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UPDATE 1-Taiwan Jan export orders surge 18 pct on stronger global demand
February 26, 2013 / 9:10 AM / 5 years ago

UPDATE 1-Taiwan Jan export orders surge 18 pct on stronger global demand

* Export orders +18 pct y/y vs median +19.75 pct y/y in Reuters poll

* Total Jan and Feb orders seen up 5 pct on year - ministry

* Jan orders from Europe rise 21 pct y/y; from U.S. up 15.5 pct y/y

* Orders from largest export market China up 28.7 pct y/y

By Jeanny Kao and Clare Jim

SHANGHAI, Feb 26 (Reuters) - Orders for Taiwan’s exports in January surged 18 percent from a year earlier, slower than expectations but powered by a jump in orders from China, its largest export market and providing further evidence that global demand for Asian goods is improving.

Trends in economic data across much of East Asia are hard to discern from January numbers alone due to the timing of the Lunar New Year holidays, when many companies shut for long holidays. The holiday fell in January last year but in February this year.

Double-digit growth in January was largely due to the distortions caused by the Lunar New Year, and total export orders for the months of January and February will be up 5 percent over the same period a year earlier, the Ministry of Economic Affairs said.

January’s annual growth figure was slightly below the median forecast of 19.75 percent in a Reuters poll, and compared with December’s 8.5 percent annual expansion. On a monthly basis, January orders fell a seasonally adjusted 3.2 percent from December.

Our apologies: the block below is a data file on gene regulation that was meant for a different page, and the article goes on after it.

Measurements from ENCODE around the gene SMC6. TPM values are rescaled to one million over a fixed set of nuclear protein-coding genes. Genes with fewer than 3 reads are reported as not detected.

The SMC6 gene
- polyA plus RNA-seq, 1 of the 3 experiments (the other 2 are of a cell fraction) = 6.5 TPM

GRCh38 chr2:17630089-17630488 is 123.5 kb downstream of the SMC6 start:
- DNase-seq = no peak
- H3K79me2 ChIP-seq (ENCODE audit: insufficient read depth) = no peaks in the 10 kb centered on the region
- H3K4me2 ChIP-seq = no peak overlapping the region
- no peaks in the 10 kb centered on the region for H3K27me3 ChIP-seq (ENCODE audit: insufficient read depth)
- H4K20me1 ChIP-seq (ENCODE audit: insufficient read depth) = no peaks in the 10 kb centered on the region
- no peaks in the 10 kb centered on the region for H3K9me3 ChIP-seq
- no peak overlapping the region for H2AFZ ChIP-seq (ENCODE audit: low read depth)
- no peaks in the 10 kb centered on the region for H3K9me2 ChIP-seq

Still, the data appears to indicate that Taiwan’s economic recovery, albeit sluggish, remains on track.

“We expect Taiwan’s growth in export orders this year will be in line with IMF’s growth forecast on global trade of 4.8 percent,” said Anita Hsu, analyst at Masterlink Securities.

Taiwan’s export orders data is an indication of the strength of Asian exports and of global demand for technology products. They typically lead actual exports by two to three months.

“Even though it looks like the economy is going through a U-shape recovery, we think the central bank’s rate policy will remain unchanged this year,” said Jenny Huang, an analyst at Sinopac Financial

In January, orders from China leapt 28.7 percent from a year earlier, after rising only 2.4 percent in December. Orders jumped 21 percent from Europe, which underscored a continuing recovery in the debt-stricken region.

Orders from the United States in January rose 15.5 percent compared with 10 percent in December, according to ministry figures released on Tuesday.

Although uncertainties over the global economy continue to cloud the outlook, Taiwan expects export orders to improve in 2013 from last year as worldwide demand for handheld electronic devices such as smartphones remains strong, the economics ministry said last month, without giving a specific growth forecast.


Taiwanese firms are the main suppliers to most of the world’s top technology brands, including Apple Inc, Dell and Nokia. The heavy reliance on electronics exports makes the island’s economy especially vulnerable to swings in external demand.

Taiwan’s index for the most recent private purchasing managers survey hit a 10-month high in January, marking a second month of gains in total new export orders.

The island’s exports in January rose 21.8 percent from a year earlier, their fastest growth in 21 months, propelled by exports to China.

But the export picture is mixed among fellow Asian tech exporters. South Korea earlier this week reported export growth has virtually stalled so far this year, while January exports for Japan climbed for the first time in eight months, spurred by the weaker yen.

“It will be difficult for Taiwan to keep the double-digit growth seen in the past due to changes in global economies and electronics products cycles. Growth in notebook computers is slowing,” Hsu said.

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